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MSF in Burundi, 2008
Field Staff: 101
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In April, two years after a peace deal was signed to end more than a decade of conflict in Burundi, rebels of the National Liberation Forces (FNL) launched an offensive against the capital, Bujumbura, prompting fears of a return to war. In June, the government and the rebels signed a ceasefire.
However, the long years of war have weakened the country’s health system. Therefore MSF teams constantly monitor potential health emergencies, such as epidemics or nutritional crises.
In June, Doctors Without Borders/Médecins Sans Frontières (MSF) opened a new center for obstetric emergencies in Kabezi, in the vast province of Bujumbura Rural, which has around 565,000 inhabitants. Every month, this specialized center provides medical care, including cesareans, to an average of 100 women presenting with complications during pregnancy or delivery who cannot be treated in health centers.
"Complications arise in 15 to 20 percent of deliveries," explains Dr. Pablo Nuozzi, the MSF project coordinator. "The mother has to be within reach of an operating theater and a blood transfusion in order to benefit from emergency healthcare and, as a last resort, a cesarean. The medical care offered by MSF is crucial because obstetric emergencies place the mother’s and baby’s lives in danger and can cause serious after-effects such as sterility or a fistula between the vagina and bladder."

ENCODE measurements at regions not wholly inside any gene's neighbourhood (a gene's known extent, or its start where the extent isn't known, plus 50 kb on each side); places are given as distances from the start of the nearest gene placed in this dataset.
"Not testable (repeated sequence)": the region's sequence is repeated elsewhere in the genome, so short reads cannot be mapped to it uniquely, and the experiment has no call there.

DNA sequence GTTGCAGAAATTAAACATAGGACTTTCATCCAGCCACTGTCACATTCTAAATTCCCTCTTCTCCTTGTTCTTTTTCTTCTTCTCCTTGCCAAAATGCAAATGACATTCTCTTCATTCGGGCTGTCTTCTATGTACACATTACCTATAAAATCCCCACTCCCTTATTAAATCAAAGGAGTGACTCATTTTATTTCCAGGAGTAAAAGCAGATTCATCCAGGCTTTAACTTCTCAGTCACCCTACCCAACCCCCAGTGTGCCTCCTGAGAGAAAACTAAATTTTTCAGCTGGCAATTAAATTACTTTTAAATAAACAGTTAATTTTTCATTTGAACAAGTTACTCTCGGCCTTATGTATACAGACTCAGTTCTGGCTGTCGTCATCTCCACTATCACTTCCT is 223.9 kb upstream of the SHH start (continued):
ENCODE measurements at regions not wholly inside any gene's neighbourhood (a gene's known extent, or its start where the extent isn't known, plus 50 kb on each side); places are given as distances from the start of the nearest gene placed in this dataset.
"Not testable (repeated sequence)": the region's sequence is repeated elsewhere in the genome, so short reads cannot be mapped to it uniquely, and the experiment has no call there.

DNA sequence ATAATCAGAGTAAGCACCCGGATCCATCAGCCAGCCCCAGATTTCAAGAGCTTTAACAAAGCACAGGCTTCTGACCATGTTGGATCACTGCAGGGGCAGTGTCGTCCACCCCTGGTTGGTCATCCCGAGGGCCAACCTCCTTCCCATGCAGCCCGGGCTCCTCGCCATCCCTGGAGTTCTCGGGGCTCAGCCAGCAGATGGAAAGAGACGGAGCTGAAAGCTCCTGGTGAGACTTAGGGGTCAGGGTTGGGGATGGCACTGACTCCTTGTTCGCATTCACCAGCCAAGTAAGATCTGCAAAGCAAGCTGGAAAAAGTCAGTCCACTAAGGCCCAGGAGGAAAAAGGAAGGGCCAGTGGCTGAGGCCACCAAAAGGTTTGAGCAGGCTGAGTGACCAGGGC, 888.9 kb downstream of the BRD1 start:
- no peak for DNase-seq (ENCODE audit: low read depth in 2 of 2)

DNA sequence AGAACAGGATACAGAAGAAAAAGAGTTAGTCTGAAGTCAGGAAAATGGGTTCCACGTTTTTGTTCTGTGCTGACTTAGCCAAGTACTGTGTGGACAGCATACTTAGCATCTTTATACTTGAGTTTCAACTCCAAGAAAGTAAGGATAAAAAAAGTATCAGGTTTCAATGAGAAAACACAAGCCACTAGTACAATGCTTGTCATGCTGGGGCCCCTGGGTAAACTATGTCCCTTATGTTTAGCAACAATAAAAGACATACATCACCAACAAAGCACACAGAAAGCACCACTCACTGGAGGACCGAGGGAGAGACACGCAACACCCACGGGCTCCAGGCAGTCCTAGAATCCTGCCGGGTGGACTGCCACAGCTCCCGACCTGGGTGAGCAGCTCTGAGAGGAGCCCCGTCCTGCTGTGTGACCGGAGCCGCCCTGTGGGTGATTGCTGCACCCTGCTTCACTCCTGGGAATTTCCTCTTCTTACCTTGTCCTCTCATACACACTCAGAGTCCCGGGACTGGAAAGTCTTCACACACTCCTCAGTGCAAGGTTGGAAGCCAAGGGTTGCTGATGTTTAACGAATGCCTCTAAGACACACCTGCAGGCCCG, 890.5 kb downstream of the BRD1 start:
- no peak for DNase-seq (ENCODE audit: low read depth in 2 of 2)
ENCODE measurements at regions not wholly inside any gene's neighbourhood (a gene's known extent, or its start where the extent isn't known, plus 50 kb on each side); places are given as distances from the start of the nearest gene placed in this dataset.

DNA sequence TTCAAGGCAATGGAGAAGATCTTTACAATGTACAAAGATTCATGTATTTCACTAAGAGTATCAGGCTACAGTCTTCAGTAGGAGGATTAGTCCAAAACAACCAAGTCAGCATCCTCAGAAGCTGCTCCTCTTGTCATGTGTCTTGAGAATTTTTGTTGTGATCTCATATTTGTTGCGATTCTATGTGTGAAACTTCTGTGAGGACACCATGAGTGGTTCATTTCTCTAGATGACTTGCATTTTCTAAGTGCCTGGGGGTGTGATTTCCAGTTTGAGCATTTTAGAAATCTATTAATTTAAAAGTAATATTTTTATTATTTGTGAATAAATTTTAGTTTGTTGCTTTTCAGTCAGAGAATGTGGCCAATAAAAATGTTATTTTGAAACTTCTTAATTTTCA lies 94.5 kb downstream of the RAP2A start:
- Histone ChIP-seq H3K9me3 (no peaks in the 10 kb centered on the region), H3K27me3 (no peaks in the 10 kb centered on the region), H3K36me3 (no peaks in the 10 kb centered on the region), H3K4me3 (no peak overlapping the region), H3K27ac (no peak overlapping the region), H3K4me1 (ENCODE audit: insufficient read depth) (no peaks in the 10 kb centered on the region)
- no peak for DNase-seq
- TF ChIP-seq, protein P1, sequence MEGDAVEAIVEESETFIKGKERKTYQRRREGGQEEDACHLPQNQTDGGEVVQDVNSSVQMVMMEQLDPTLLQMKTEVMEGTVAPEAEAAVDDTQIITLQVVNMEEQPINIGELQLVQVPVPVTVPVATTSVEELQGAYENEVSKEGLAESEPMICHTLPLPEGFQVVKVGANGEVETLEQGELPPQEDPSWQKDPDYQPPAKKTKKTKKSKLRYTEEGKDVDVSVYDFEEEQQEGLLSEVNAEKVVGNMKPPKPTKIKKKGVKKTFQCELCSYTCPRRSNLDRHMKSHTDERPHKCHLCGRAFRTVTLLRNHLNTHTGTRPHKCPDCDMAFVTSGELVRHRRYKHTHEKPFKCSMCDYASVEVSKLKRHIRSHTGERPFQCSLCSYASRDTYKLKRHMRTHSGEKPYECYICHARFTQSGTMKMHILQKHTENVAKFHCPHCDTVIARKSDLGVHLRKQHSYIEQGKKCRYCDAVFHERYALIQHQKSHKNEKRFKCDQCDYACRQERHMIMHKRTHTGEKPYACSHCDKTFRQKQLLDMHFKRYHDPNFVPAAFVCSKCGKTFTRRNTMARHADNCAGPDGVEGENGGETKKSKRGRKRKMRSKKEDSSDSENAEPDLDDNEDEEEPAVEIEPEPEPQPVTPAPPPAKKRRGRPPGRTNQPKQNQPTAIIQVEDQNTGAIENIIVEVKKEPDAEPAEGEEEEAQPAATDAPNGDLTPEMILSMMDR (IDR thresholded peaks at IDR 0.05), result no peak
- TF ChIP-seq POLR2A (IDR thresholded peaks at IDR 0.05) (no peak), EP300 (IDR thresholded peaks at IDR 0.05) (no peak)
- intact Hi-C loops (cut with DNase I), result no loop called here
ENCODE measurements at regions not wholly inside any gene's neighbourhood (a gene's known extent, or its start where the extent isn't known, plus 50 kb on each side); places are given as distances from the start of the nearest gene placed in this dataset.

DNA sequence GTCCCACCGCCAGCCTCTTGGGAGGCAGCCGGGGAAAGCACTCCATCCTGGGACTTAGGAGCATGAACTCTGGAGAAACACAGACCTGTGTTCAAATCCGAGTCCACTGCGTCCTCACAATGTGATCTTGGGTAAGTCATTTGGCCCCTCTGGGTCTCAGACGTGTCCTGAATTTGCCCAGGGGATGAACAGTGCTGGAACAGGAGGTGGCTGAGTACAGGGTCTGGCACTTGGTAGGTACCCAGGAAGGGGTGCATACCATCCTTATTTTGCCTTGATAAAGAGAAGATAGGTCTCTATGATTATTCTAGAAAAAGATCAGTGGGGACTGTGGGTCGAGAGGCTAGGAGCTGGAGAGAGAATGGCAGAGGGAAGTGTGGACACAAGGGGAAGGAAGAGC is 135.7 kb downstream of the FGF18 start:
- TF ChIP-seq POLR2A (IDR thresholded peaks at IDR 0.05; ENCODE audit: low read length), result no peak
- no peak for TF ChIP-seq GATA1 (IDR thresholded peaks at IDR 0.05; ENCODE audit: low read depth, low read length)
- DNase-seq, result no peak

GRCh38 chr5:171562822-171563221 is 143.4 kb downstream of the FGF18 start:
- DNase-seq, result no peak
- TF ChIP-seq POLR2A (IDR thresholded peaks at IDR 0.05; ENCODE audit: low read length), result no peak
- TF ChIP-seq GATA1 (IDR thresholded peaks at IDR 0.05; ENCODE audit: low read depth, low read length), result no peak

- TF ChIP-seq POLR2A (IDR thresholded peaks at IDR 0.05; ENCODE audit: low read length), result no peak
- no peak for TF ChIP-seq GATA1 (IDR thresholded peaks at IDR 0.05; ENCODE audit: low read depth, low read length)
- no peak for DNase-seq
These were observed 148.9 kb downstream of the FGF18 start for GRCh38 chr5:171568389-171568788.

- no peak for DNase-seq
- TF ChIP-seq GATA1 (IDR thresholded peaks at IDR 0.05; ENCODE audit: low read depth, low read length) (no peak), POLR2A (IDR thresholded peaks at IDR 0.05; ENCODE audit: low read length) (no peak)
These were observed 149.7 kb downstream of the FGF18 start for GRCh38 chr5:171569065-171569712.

Through its mobile ambulance service, MSF refers emergency cases 24 hours per day from a dozen health centers to its 35-bed center in Kabezi.
MSF intends to use this project to draw attention to the scale of mother and baby mortality in Burundi and emphasize the importance of accessible and free medical care in this domain. A presidential decree adopted in 2006 guarantees free health care for pregnant women and children under five in Burundi. Yet this free access remains hypothetical for the population of Bujumbura Rural, due to the poor state of roads and the lack of specialized staff, material, and medicine.
Treating sexual violence
Although the years of open conflict have ended, sexual violence has remained a concern in Burundi. In 2008 the MSF’s Seruka center—seruka means "coming out of the dark" in Kirundi, the national language—provided medical and psychological treatment to victims of sexual violence in Bujumbura Mairie. Since the opening of the center in 2003, more than 7,000 victims have been cared for. The Seruka team has seen an increasing number of young patients visiting the center. In 2008, 60 percent of the victims had not yet turned 19 years old; half of these were under 12 years old. Statistics clearly show that a large proportion of aggressors are civilians known to the victims. The Seruka center remains an exception in Burundi; it is difficult for the victims of sexual violence to find appropriate care, in spite of the fact that rape represents a medical emergency.
In 2008 the Seruka Initiative for Rape Victims was created by local medical staff and is due to take over all activities of the Seruka center from MSF in 2009.
MSF has worked in Burundi since 1992.